The 7 Keys To Achieving Your Most Important Goals
You only get one life. Whether you spend it achieving your dreams or coasting at work and then vegging out in front of the TV every night is up to you. But if you want to do more with your life, but don’t feel like you can reach your goals, there is hope.
1) Have goals that excite you: It’s surprising how many people have never sat down and thought about what they want out of life in the first place. If you don’t know where you’re going, any path may seem like it can take you there. So, the first key to getting motivated is figuring out what moves YOU. It might fire you up to own a new Mercedes-Benz, get a promotion, or just get into a shirt that’s currently too small to wear. Take a little time to figure out what gets you excited and makes you want to move.
2) Decide what you need to do on a daily or weekly basis to hit that goal: It’s not enough just to be “motivated.” You need to be figure out what you’re motivated TO DO. If you want to meet a girlfriend, what’s it going to take to make that happen? If you want to bench press 300 pounds, how are you going to get there? Take the time to write down the daily or weekly lifestyle changes you’ll need to reach your goal. Don’t feel like everything has to be perfect; just make your best guess and recognize that you’ll readjust as you get deeper into the project.
3) Start slowly: It usually takes 3-4 weeks to cement in a new habit. If you tear out of the gate like Usain Bolt and push yourself past your limits, you may have 3-4 great days and then just give up. On the other hand, if you take baby steps in the right direction and keep moving a little faster each week, not only are you much more likely to stick with it long enough to form a habit, you’ll build up to high levels of performance soon enough.
4) Chart your progress: As Peter Drucker has said, “What gets measured, gets managed.” How do you know that you’re making progress if you don’t have some way to measure it? Whether it’s a journal, a chart, a scale — you need some way to see that you are moving in the right direction. Just knowing that you’re going to have to see whether you succeed or fail for the day will spur you to move in the right direction.
5) Get some help: Human beings have an almost infinite capacity to rationalize our own failures. There are also times that we can become so used to our own behavior that we miss mistakes we’re making that almost everyone else can see. That’s where other people come in. Hire a life coach or a trainer. Tell people you trust what you want to do. Use a Fitbit to measure your daily activity. Sign up at a website like Fitlink. Ask someone more successful than you to act as a mentor. Just find some way to get that extra accountability and advice to get you over the hump.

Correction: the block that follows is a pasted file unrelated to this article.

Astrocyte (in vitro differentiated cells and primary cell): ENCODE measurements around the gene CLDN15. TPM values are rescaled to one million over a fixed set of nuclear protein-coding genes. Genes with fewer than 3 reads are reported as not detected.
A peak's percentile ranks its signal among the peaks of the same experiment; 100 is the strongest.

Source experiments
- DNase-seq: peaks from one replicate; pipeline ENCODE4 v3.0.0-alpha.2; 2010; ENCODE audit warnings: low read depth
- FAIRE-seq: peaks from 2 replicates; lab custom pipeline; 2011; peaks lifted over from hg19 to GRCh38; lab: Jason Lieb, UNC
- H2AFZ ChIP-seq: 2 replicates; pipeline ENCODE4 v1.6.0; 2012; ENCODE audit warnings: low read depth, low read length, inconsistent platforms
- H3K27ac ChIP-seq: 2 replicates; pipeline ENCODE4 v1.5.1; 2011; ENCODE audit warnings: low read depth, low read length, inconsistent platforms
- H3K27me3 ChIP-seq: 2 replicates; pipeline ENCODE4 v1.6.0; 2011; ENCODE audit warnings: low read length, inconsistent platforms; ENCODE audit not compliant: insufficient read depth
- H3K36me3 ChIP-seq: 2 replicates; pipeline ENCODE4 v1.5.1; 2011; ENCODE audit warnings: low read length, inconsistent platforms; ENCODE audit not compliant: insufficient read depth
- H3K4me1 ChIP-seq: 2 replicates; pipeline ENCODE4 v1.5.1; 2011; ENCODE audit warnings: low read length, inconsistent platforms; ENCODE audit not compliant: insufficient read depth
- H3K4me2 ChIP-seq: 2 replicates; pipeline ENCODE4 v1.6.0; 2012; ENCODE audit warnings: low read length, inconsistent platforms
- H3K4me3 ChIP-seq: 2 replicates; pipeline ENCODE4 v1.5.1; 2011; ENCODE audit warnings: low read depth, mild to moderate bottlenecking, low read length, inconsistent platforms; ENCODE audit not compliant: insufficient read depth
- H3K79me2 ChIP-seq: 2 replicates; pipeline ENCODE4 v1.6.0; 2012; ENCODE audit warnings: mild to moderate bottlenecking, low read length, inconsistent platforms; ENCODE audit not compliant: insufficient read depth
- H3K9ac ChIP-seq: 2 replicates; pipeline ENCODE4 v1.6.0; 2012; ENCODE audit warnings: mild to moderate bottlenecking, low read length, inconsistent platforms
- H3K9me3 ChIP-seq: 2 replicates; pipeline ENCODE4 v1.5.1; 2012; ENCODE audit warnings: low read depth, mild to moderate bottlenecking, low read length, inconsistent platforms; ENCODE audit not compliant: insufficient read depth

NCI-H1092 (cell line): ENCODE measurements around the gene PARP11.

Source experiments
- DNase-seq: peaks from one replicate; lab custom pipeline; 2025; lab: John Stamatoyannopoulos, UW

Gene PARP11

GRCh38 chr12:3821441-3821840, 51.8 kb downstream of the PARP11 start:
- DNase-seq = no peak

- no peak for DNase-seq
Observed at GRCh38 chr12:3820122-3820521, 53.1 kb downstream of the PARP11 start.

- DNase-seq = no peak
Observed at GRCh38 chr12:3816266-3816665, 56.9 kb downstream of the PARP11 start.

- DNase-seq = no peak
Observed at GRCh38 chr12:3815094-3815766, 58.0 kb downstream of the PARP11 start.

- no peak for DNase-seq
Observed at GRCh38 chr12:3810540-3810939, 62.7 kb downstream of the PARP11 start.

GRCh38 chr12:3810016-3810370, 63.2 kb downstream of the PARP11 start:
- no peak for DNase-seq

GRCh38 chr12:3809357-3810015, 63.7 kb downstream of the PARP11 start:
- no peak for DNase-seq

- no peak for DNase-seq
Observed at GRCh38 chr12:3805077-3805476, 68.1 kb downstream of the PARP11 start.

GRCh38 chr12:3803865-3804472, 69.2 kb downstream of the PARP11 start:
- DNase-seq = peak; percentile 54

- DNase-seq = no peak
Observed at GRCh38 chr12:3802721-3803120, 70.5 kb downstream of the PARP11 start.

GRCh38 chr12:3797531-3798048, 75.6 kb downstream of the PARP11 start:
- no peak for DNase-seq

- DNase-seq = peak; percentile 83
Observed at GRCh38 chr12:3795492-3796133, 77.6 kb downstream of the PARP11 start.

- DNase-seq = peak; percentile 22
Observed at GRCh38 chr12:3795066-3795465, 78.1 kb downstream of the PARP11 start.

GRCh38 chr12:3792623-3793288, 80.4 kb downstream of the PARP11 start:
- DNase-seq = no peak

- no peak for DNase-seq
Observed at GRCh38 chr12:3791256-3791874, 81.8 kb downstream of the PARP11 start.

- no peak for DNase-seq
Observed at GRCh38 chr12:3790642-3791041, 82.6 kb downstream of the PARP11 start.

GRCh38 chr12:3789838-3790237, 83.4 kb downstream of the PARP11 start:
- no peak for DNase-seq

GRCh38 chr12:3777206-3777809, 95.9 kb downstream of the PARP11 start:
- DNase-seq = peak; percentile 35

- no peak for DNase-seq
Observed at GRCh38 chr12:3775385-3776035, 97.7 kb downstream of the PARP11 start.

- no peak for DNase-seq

6) Immerse yourself in motivation: “People often say that motivation doesn’t last. Well, neither does bathing – that’s why we recommend it daily.” — Zig Ziglar. Personally, I read affirmations twice a day, listen to an 8 minute long audio I made describing how I want to behave and the attributes I believe I should have, and just to the right of my desk, I have a dream board along with several quotes/lines of scripture that I find motivational. That’s in addition to the books I read, many of which are on psychology and business. Staying motivated is not a one day job; it’s an every day job.
7) Adjust: Over time, you may need to change a few things. Maybe you’ll need to work harder to speed up your progress or slow down because you can’t keep up with your workload. Maybe you’ll have to work harder to stay motivated or take time to reflect on the meaning and importance of what you’re doing. If you’re an over-achiever, you may need to take a vacation once in awhile to refresh, reload, and recoil. Perhaps you’ll realize that your original plan needs to be revised or that you need to shift your goal a bit. Being flexible enough to make those small adjustments will help insure your success over the long haul.
Virtually everything said and done in a presidential election year distorts the truth, much like concave and convex mirrors in
Political activism has drawn the University of California into an academic death spiral. Too many professors believe their job is